To make tax collection a new advent in a post Covid-19 economy, the Federal Government has been advised to explore digitisation, data, intelligence and compliance, an order of things, to ease tax collection and improve its revenue base.
Tax experts, speakers, panellists and government functionaries gave the advice at the recent First Annual National Tax Dialogue, in Abuja, organized by the Federal Inland Revenue Service (FIRS), with the theme “Taxation in a post-Covid Economy”.
The President, African Development Bank, Dr. Akinwunmi Adesina, while delivering the keynote address, highlighted the pandemic’s impact on Africa’s economy and the various interventions by the bank and national governments. Scaling the impact, he said Nigeria’s economy shrank “by 3% in 2020 on account of falling oil prices and the effects of the lockdowns on economic activities,” noting that “with shrinkage in oil revenues, debt service payments pose the greatest risk to Nigeria.”
Adesina having ticked the negative impact of the pandemic, pointed Nigeria to the exit: “Taxes must form a significant percentage of government revenue. Digitalisation of tax collection and tax administration is critical to ensure greater transparency of the tax system, widening of the tax base, while mitigating compliance risks and encouraging voluntary tax compliance.”
Ekiti State Governor, Dr. Kayode Fayemi, who was chairman of FIRS in the maiden tax discourse, lauded the FIRS “performance in the 2020 fiscal year, despite operating in the most challenging period many of us have experienced.” He was thrilled that: “The Service collected N4.9tr in taxes, achieving 98% of its target; only 30.6% of this was attributed to Petroleum Profits Tax, from what used to be over 50%.”
Governor Fayemi, however, made a detour and urged participants at the event to explore “how Nigeria can further deepen the use of technology to improve tax compliance nationally and across sub nationals.” He said this was important because “a significant proportion of our population will soon come into the workforce” which is “a golden opportunity to introduce first-time taxpayers to their civic responsibility, by adopting technology.”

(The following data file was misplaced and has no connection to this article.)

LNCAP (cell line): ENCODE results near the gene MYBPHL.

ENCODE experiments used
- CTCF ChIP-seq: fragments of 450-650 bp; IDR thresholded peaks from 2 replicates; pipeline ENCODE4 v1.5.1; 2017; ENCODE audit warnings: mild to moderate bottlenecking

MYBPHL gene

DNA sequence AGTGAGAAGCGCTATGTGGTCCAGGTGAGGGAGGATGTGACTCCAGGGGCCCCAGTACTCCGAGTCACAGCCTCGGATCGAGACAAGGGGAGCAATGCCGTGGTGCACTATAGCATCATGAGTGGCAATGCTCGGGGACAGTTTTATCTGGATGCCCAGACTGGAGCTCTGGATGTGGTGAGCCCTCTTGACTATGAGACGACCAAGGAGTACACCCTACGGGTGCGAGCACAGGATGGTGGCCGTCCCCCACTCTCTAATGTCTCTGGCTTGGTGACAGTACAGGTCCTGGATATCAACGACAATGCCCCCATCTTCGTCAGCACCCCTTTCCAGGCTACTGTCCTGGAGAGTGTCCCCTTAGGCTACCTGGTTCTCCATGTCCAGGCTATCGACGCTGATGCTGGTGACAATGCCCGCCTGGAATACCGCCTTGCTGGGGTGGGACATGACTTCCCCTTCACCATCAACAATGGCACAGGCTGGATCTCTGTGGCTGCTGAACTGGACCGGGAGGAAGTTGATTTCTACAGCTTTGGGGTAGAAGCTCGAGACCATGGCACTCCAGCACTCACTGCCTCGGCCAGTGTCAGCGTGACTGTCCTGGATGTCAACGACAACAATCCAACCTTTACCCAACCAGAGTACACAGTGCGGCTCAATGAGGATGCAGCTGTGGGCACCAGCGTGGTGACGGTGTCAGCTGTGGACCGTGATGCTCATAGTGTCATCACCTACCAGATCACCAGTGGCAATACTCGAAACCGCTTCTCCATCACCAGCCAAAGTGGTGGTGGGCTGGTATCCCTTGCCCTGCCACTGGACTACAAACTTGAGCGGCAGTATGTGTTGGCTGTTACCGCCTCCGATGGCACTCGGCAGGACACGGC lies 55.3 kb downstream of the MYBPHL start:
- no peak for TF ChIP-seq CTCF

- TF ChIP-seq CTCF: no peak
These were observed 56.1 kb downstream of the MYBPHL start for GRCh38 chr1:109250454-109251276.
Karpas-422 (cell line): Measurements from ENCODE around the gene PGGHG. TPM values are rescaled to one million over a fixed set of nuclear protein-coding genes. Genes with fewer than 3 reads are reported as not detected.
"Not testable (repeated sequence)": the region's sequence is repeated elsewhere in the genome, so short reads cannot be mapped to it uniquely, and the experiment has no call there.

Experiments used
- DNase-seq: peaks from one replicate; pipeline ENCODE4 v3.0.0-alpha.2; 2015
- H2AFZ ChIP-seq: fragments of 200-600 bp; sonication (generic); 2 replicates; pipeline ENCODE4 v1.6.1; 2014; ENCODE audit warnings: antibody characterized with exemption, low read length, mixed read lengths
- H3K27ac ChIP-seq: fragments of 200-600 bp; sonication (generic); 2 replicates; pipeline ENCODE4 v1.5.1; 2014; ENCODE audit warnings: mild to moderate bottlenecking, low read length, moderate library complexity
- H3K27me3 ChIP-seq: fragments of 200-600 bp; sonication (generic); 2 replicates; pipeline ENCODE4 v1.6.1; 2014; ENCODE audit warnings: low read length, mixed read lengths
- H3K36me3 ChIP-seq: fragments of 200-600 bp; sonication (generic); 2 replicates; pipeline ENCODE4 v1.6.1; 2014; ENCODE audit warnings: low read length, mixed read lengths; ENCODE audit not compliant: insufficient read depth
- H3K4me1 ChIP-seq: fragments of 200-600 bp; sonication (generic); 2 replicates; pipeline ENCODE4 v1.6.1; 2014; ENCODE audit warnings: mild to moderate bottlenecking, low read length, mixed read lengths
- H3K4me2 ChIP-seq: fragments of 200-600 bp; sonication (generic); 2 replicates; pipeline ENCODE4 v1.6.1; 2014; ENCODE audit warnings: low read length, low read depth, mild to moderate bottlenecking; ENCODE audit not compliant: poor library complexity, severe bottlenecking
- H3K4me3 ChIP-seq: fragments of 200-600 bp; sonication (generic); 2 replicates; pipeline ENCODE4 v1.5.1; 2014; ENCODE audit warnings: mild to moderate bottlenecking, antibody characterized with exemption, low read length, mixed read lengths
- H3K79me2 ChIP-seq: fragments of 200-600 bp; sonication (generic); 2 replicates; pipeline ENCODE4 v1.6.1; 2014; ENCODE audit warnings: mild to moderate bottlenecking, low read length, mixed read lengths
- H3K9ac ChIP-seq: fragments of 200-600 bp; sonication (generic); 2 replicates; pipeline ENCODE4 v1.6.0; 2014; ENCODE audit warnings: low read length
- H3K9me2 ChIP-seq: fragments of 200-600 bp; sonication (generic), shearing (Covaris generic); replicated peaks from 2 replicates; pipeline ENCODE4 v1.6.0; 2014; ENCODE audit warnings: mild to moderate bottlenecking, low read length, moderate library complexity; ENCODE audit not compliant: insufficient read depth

In the line of using technology to generate revenue, Executive Secretary, African Tax Administration Forum (ATAF), Mr. Logan Wort, who joined the Dialogue virtual from South Africa, stated that “Domestic Resource Mobilisation (DRM) is expected to contribute at least 75% to 90% on average per country” in the post-Covid era, and suggested that Nigeria and other African countries should note that “improved tax revenue will have to take prime position” in the scheme of things.
Wort urged Nigeria to pay serious attention to e-commerce and the digital economy sector where big, trans-national digital conglomerates like Google, Netflix and Uber, operate and make huge, tax-free profits, as a possible way of increasing tax revenue generation. He said Nigeria should borrow a leaf from Ghana in e-commerce taxation, which is projected to fetch Ghana $450m in tax revenue.
In his recap of the keynote address as Chairman of the first panel session, Lagos State Governor, Mr. Babajide Sanwo-Olu, requested aid from AfDB to assists Lagos State take on the challenges of being the former capital city of Nigeria as well as the issues created by the pandemic.
Minister for Communications and Digital Economy, Dr. Ali Isa Pantami, who chaired the second panel, insist taxpayers should be treated as kings and demanded better funding of the FIRS.
It was unanimously resolved and agreed that tax administration should leverage on technology across the entire taxpayer identification, registration and filing process to ease compliance and administration. Also, discussants made a strong case to link the National Identification Number (NIN) with the taxation processes.
The panellists observed that the funding threshold established for the FIRS in 2007 was no longer adequate for the Service to discharge its functions optimally. In this regard, they urged the Federal Government to increase funding for the FIRS so that it can complete work on its 17-Storey Revenue House Headquarters in Abuja where it planned to establish a data centre focused on proprietary technology.
Minister of State, Finance, Budget and National Planning, Prince Clement Agba, who delivered the vote of thanks noted that the theme of the Dialogue “is most appropriate, timely and apt,” admitting that “this national dialogue has understandably witnessed a torrent of ideas, information, statistics, interpretation and vision on how best we can improve on solving the current revenue challenges of the government.
“The role of the media in strategically communicating our thoughts to the people cannot be over-emphasised. It is therefore very important that the views expressed here today are disseminated to the wider readership and audience and clearly this task has been in the very capable hands of the men and women of the Fourth Estate of the realm to whom we owe our gratitude.”